In 729, Eutychius finally managed to bring about an alliance with the Lombard king, Liutprand, and both agreed to help the other deal with their rebellious subjects. After they had subjugated the dukes of Spoleto and Benevento, bringing them under Liutprand’s authority, they turned to Rome with the intent of bringing Gregory to heel. [46] However, outside Rome, Gregory managed to break up the alliance against him, with Liutprand returning to Pavia. After this, Eutychius reached an uneasy truce with Gregory, and the pope in return forged a temporary truce between the Lombards and the Byzantines. [47] Regardless, Gregory was still a devoted and vigorous defender of the empire. This was demonstrated in 730 when there arose another usurper, Tiberius Petasius, who raised a revolt in Tuscany. He was defeated by the exarch Eutychius, who received steady support from Pope Gregory. [48]

Gregory died on 11 February 731, and was buried in St. Peter’s Basilica. The location of his tomb has since been lost. He was subsequently canonized and is commemorated as a saint in the Roman calendar and martyrology on 13 February, although some martyrologies list him under 11 February. [49]

Gregory II was an alleged collateral ancestor to the Roman Savelli family, [50] according to a 15th-century chronicler, but this is unattested in contemporary documents and very likely unreliable. The same was said of the seventh-century Pope Benedict II, but nothing certain is known about a kinship between the two of them.

Miracle at the Battle of Toulouse (721)

A miracle concerning Gregory II is linked to the victory over Muslim forces at the Battle of Toulouse (721). According to the Liber Pontificalis , in 720 Pope Gregory sent to Odo, Duke of Aquitaine, "three blessed sponges/baskets of bread". The Duke kept these, and just before the battle outside of Toulouse, he distributed small portions of these to be eaten by his troops. After the battle, it was reported that no one who had eaten a part of the sponges/baskets of bread had been killed or wounded. [51]

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  1. 1 2 3 Mann, Horace. "Pope St. Gregory II." The Catholic Encyclopedia Vol. 6. New York: Robert Appleton Company, 1909. 18 September 2017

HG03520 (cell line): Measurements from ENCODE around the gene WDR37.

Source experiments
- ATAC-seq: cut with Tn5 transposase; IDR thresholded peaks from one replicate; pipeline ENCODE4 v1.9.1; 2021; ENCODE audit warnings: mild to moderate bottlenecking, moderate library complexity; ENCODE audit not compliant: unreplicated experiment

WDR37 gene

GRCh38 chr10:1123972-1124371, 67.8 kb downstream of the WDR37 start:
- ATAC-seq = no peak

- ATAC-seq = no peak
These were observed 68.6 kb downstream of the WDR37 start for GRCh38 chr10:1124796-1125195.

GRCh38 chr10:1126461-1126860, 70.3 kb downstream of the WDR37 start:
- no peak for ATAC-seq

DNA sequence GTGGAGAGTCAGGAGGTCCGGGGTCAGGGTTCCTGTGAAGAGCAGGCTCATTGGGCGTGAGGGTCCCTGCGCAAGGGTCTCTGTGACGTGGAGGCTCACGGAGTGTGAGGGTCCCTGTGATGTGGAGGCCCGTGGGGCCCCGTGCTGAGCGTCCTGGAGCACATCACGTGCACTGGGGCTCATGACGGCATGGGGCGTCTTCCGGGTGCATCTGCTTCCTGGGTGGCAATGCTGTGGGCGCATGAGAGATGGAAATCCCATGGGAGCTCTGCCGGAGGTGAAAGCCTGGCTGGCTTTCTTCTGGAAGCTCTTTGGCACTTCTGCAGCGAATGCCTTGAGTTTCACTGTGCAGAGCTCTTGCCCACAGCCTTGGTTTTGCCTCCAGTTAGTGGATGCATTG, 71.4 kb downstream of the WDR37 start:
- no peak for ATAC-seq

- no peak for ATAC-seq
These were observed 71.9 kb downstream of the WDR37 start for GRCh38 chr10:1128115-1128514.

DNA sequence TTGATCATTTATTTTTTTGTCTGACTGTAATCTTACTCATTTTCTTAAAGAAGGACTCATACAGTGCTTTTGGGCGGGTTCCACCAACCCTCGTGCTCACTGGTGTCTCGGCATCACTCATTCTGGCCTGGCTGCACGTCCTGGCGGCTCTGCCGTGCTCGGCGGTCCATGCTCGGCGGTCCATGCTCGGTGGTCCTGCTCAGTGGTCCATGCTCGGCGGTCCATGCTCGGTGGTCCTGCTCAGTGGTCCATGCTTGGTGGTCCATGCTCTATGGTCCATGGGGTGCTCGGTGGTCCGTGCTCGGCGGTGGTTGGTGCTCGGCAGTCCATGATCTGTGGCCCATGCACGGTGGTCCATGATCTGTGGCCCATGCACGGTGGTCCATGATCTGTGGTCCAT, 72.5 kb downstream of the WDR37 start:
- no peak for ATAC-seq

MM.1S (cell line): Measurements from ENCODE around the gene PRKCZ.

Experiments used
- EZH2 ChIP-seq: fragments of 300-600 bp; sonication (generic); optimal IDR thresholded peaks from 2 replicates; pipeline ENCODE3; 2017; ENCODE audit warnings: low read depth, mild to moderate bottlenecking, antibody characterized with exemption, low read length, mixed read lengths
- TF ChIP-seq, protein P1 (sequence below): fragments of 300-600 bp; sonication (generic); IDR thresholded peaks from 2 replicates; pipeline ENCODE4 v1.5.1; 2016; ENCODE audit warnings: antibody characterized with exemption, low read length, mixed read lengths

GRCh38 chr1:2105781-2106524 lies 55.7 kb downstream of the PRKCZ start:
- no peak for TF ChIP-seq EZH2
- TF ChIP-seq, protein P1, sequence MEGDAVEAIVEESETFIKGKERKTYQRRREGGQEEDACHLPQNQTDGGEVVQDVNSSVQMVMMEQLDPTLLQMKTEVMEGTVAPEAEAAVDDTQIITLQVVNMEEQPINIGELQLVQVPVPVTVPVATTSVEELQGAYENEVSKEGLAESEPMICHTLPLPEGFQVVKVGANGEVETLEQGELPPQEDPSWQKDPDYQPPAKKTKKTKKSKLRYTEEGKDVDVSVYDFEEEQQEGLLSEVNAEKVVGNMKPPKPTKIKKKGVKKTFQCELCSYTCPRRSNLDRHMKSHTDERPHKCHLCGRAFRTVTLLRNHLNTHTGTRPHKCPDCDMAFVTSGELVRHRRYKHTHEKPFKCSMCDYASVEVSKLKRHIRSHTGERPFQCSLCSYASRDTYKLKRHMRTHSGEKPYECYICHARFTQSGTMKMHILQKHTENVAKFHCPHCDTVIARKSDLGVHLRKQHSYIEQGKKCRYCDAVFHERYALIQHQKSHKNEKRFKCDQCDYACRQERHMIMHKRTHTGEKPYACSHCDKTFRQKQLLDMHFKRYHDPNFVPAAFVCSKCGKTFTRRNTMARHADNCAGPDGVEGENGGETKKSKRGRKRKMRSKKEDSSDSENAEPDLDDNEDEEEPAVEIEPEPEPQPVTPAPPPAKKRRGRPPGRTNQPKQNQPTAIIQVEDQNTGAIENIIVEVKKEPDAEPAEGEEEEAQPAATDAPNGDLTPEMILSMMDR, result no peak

2. Levillain, pg. 642
  3. Mann, pg. 144
  4. 1 2 3 4 Mann, pg. 145
  5. Ekonomou, pg. 272; Mann, pg. 133
  6. Treadgold, pg. 342
  7. Mann, pgs. 146–147
  8. Mann, pgs. 147–148
  9. Mann, pg. 151
  10. Mann, pgs. 153–154
  11. Levillain, pg. 643
  12. Mann, pgs. 157–158
  13. Mann, pg. 158
  14. Mann, pgs. 161–162
  15. Mann, pg. 150
  16. Mann, pgs. 144–145
  17. Ekonomou, pg. 299
  18. Mann, pgs. 163–164
  19. Ekonomou, pg. 245
  20. Mann, pgs. 166–167
  21. Mann, pgs. 167–168
  22. Mann, pg. 168
  23. Mann, pgs. 201–202
  24. Mann, pg. 202
  25. Mann, pg. 169
  26. Mann, pgs. 169–170
  27. Mann, pg. 170
  28. Mann, pg. 171
  29. Mann, pgs. 171–172
  30. Mann, pg. 187
  31. Ekonomou, pg. 299; Mann, pgs. 197–198
  32. Bury, pg. 444
  33. Treadgold, pg. 350; Ekonomou, pg. 275
  34. Treadgold, pg. 350; Bury, pgs. 440–441; Mann, pg. 185
  35. Levillain, pg. 642; Mann, pg. 184
  36. Treadgold, pg. 352
  37. Treadgold, pg. 352; Mann, pg. 186
  38. Treadgold, pg. 352; Mann, pg. 186; Bury, pg. 441
  39. Mann, pg. 186
  40. Mann, pg. 188
  41. Mann, pgs. 199–200
  42. Mann, pgs. 191–192
  43. Treadgold, pg. 353
  44. Mann, pgs. 194–195
  45. Treadgold, pgs. 353–354; Levillain, pg. 643
  46. Bury, pgs. 444–445; Mann, pgs. 197–198
  47. Mann, pg. 198; Bury, pg. 445
  48. Mann, pg. 198
  49. Mann, pgs. 200–202
  50. Williams, George L., Papal Genealogy: The Families And Descendants Of The Popes (2004), pg. 37
  51. Mann, pgs. 165–166

PD-icon.svg  This article incorporates text from a publication now in the public domain : Herbermann, Charles, ed. (1913). "Pope St. Gregory II". Catholic Encyclopedia . New York: Robert Appleton.


Catholic Church titles
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Gregory III